Julie Price's view of London

 

I love to paint and photograph London, sharing stories about the places I have visited and the people I have met.  My family was originally from the East End and this amazing city has always held a fascination for me.

Hampstead, North London

October 26, 2018

I met one of my chums last Saturday for a walk around Hampstead and 23,000 steps later I wanted to do it all again!  I loved the architecture, the steps, the alley ways and the autumnal vegetation that adorned many a brick wall and front garden area.

 

When I came through the ticket barrier at Hampstead station I noticed the beautiful green tiles that decorated the ticket office window and formed a border around the middle of the wall, I think they may be Victorian.

 

We saw numerous plaques scattered around the area...George Orwell, John Constable, Daphne Du Maurier, Robert Louis Stevenson and Keats to name but a few.  I did not realise what a creative and artistic heritage the area had, I loved it! 

One of my favourite buildings in Hampstead is a National Trust property that is a 17th century merchant's house, it was bequeathed to them by Lady Binning in 1952.  I love the ornate gold gate and grounds leading up to the exquisite house (I'll tell you a secret - it is on my list of 'I have to paint this!' subjects).    

 

I also loved the off-white house where Keats once lived and wrote 'Ode to a Nightingale' whilst in residence there.  We found Keats house by a happy accident - we followed a trail of red balloons that led us to a book sale in the local library and Keat's house was next door to it.  I managed to bag a book about David Hockney's art work for the bargain price of £2 so it was a double whammy!  Whilst in the library we met two lovely ladies who had a vintage Polaroid camera and happily declared that they had purchased an autographed Terry O'Neill photography book (my friend was a tad envious!).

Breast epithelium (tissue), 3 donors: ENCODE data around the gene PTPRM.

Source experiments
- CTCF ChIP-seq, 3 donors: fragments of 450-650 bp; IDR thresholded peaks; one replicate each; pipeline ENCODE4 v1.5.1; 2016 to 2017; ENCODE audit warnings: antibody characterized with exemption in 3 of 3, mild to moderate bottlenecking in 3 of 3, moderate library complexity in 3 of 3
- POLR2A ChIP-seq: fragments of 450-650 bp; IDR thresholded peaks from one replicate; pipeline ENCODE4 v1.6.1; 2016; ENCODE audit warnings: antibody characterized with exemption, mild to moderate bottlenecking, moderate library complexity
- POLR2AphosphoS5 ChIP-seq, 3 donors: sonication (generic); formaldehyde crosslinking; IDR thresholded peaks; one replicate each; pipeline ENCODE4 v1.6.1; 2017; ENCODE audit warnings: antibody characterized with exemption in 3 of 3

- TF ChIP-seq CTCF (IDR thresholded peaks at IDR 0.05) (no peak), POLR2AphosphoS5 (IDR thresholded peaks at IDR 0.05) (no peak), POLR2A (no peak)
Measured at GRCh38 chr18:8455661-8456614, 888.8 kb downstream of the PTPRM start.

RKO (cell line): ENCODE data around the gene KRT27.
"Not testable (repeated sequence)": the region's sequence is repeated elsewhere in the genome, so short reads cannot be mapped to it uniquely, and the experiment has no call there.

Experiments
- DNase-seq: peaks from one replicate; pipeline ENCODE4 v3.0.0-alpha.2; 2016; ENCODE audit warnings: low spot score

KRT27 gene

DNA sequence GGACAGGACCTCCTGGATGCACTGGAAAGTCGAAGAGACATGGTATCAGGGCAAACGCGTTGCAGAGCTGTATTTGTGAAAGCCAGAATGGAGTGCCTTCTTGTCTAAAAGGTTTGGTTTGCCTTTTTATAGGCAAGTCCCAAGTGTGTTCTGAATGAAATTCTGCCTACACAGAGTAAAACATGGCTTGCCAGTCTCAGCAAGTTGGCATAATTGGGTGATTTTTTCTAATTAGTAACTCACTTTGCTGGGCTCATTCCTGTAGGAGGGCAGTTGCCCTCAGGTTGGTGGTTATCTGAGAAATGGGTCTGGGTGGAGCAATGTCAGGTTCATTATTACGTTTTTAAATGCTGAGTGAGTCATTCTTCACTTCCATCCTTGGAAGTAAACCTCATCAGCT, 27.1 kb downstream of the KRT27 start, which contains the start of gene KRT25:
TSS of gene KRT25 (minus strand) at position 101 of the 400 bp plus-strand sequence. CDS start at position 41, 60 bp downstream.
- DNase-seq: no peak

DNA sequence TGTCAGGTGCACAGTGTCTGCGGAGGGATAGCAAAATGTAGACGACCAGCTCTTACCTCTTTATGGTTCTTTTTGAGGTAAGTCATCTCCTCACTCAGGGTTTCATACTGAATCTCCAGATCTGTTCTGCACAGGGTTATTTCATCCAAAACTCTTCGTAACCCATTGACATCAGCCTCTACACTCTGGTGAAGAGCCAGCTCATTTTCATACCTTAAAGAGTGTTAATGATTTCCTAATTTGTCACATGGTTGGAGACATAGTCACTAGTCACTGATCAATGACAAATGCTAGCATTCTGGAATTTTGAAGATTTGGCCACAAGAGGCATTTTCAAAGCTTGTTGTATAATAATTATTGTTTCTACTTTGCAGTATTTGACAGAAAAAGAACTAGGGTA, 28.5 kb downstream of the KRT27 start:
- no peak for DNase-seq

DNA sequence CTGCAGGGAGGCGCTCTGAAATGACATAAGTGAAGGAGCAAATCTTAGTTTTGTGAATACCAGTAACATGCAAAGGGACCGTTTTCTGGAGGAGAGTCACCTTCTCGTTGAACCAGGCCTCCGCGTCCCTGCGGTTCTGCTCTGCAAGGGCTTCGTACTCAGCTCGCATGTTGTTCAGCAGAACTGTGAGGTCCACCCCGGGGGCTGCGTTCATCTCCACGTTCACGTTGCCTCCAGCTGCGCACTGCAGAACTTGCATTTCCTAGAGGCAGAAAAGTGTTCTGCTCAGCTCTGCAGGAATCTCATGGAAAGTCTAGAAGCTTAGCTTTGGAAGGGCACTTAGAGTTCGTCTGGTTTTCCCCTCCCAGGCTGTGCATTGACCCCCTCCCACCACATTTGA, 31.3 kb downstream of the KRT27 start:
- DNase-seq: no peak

One of my favourite scenes was Mansfield Place (see photo below).  The pathway was sprinkled with autumn coloured leaves and at the end of the path was an imposing building that used to be the work house in the area.  Either side of the hedge lined pathways were cottages that were more Midsommer Murders than a house that you would expect to find in London!  I presume that the cottages were for people from poorer backgrounds to live in and thought how times have changed!

At the end of Mansfield Place we turned left and had the delightful experience of a Scottish man shouting at a female neighbour, "go and get your boss to buy you another house to live in!" and her delicate reply was shouting, "who is the one having the affair!?".  I did not expect to witness this kind of door slamming drama in leafy Hampstead (sweetie, darlinks!!).

 

Our next stop was walking across a courtyard where a beautiful block of flats are positioned, the courtyard was very pretty and the light so flattering that no filter was needed (in fact, no filter was needed anywhere in Hampstead, it was a joy to photograph).

Walking down one of the side streets we came across the Parish Lock up (otherwise know as 'the big house', 'the clink', 'the pokey' or 'doing bird'!!).  I loved this building as it had a wonkey doorway!

I've added some more photographs of some of my Hampstead memories below and I hope you enjoy viewing them as much as I enjoyed visiting them.

 

Have a nice weekend.

 

Julie

 

 

 

 

 

 

 

 

 

 

 

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